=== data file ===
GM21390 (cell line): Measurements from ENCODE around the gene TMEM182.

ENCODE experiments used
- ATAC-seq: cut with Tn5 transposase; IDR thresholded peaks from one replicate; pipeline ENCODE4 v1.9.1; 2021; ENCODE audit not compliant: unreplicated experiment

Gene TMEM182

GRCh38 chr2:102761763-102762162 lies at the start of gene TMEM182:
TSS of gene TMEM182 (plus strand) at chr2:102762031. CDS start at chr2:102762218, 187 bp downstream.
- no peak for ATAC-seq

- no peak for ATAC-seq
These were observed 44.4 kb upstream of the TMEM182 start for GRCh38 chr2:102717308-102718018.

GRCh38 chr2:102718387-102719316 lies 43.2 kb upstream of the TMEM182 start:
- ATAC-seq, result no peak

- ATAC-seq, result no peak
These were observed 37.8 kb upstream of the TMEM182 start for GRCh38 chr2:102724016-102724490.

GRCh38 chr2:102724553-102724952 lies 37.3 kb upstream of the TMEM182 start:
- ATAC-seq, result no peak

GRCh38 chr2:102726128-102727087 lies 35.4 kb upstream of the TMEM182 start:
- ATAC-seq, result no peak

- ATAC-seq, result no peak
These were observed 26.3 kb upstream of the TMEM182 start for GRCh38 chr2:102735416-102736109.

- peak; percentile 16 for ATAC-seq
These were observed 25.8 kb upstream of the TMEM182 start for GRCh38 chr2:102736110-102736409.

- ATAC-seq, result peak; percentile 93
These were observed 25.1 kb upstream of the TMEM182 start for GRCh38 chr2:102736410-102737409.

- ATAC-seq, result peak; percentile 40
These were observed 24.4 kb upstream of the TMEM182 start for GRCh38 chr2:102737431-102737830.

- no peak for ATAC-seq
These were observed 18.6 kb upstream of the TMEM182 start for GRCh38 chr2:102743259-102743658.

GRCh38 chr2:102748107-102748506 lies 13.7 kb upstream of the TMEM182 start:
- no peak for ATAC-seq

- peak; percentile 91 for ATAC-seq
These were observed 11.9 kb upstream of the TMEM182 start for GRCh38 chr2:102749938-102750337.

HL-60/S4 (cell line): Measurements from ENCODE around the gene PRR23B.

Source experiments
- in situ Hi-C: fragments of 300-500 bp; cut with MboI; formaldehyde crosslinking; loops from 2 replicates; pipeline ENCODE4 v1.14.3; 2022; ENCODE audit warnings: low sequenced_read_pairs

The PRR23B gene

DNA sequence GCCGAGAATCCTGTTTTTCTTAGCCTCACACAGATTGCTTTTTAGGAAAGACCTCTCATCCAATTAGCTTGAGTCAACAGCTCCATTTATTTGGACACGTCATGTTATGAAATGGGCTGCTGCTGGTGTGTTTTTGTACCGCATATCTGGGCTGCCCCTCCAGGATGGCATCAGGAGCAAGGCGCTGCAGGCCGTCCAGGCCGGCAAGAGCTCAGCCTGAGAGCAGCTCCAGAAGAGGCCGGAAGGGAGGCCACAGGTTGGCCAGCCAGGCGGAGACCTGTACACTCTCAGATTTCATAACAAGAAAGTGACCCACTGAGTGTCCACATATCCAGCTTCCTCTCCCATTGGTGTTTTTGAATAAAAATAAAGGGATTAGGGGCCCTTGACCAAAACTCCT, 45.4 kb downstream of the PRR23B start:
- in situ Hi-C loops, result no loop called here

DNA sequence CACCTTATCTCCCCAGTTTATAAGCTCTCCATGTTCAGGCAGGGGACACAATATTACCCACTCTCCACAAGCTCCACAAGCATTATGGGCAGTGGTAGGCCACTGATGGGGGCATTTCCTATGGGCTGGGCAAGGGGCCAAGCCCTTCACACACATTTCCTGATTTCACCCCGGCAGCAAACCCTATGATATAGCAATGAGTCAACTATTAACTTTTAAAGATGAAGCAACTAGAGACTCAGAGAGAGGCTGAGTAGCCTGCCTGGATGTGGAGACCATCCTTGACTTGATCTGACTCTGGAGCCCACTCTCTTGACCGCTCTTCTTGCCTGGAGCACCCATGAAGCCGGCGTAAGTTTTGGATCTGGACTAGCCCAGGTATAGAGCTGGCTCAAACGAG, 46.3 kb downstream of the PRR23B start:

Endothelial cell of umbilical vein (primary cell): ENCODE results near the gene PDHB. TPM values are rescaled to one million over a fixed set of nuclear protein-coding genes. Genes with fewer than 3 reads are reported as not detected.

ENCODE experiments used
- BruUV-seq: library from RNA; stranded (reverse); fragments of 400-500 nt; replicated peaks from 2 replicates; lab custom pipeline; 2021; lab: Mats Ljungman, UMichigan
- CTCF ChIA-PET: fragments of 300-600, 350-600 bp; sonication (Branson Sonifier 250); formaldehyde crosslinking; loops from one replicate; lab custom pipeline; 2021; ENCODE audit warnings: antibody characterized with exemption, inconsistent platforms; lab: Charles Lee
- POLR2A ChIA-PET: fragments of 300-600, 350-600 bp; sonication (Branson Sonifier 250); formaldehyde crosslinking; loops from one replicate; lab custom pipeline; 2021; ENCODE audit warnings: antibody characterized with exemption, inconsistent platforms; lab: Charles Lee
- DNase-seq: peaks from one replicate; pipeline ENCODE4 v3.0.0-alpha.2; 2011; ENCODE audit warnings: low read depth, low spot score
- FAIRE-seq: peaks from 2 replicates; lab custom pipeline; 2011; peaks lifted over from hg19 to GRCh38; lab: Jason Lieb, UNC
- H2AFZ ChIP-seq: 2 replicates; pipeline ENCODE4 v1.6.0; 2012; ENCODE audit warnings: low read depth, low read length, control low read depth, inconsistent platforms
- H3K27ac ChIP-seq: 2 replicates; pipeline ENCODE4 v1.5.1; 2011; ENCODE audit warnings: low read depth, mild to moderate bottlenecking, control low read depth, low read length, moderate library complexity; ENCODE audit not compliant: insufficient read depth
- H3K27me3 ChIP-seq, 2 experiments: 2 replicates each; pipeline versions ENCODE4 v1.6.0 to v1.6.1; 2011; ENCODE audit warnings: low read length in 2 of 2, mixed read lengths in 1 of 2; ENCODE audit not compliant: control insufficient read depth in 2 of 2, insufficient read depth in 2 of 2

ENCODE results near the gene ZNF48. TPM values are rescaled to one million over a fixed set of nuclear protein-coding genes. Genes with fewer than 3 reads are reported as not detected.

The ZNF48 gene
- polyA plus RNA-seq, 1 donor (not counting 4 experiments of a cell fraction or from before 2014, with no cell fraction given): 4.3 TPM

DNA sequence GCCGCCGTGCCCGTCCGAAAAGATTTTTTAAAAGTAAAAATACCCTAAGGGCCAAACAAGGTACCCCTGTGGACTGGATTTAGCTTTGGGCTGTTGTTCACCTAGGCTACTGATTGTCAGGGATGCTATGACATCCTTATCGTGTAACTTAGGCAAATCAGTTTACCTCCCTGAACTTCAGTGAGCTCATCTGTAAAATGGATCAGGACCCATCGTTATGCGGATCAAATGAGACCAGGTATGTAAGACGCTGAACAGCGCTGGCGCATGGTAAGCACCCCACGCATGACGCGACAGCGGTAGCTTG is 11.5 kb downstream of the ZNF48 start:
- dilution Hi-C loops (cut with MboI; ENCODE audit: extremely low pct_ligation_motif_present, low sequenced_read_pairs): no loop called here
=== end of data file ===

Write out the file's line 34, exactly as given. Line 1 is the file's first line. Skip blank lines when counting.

- in situ Hi-C: fragments of 300-500 bp; cut with MboI; formaldehyde crosslinking; loops from 2 replicates; pipeline ENCODE4 v1.14.3; 2022; ENCODE audit warnings: low sequenced_read_pairs